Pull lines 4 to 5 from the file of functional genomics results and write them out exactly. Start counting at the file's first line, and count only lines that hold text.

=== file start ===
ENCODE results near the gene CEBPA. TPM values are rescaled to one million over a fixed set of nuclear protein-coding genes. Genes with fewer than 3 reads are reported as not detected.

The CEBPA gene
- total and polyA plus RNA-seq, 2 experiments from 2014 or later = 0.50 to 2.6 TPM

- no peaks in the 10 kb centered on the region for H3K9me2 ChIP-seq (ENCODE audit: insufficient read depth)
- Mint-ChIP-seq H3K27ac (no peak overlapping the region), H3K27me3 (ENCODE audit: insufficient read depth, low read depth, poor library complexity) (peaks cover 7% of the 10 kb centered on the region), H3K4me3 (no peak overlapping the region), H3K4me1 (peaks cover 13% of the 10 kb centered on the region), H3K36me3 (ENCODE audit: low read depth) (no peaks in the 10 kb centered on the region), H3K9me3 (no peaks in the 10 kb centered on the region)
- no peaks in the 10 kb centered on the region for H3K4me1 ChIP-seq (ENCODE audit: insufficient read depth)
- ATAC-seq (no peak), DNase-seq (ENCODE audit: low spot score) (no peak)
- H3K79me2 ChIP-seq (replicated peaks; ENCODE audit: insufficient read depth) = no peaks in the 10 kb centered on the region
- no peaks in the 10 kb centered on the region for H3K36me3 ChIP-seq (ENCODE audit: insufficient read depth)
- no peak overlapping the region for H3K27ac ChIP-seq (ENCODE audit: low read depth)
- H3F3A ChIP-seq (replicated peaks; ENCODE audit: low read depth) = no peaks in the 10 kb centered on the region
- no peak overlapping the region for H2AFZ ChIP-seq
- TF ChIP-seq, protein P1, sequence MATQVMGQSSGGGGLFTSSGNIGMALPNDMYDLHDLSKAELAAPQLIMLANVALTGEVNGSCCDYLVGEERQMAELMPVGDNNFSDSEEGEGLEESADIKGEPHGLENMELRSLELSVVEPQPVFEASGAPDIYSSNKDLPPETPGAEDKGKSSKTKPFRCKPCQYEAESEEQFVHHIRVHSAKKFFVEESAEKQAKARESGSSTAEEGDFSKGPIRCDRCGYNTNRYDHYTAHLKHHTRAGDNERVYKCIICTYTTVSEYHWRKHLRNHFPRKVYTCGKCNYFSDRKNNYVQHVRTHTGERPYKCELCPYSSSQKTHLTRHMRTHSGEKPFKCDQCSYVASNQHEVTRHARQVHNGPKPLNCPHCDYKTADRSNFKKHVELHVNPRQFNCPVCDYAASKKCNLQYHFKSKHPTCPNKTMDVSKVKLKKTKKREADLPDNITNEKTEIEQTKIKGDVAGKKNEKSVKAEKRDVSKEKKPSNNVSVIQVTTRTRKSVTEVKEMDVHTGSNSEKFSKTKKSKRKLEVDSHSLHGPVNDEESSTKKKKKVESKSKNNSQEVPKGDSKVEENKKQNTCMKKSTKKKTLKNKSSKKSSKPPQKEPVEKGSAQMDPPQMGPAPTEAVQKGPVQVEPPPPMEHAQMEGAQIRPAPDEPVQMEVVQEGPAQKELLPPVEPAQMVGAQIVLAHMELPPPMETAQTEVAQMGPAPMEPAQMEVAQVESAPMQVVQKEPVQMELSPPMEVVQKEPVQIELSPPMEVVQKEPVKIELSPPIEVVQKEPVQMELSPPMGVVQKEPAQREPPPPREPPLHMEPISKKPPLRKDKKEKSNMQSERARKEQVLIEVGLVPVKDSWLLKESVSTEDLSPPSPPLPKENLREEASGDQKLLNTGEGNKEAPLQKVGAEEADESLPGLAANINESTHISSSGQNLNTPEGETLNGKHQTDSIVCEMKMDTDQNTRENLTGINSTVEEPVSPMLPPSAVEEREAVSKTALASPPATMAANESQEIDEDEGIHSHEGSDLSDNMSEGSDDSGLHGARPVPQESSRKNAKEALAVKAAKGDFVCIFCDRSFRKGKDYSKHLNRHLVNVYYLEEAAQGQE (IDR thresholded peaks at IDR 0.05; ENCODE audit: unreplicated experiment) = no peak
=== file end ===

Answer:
- no peaks in the 10 kb centered on the region for H3K9me2 ChIP-seq (ENCODE audit: insufficient read depth)
- Mint-ChIP-seq H3K27ac (no peak overlapping the region), H3K27me3 (ENCODE audit: insufficient read depth, low read depth, poor library complexity) (peaks cover 7% of the 10 kb centered on the region), H3K4me3 (no peak overlapping the region), H3K4me1 (peaks cover 13% of the 10 kb centered on the region), H3K36me3 (ENCODE audit: low read depth) (no peaks in the 10 kb centered on the region), H3K9me3 (no peaks in the 10 kb centered on the region)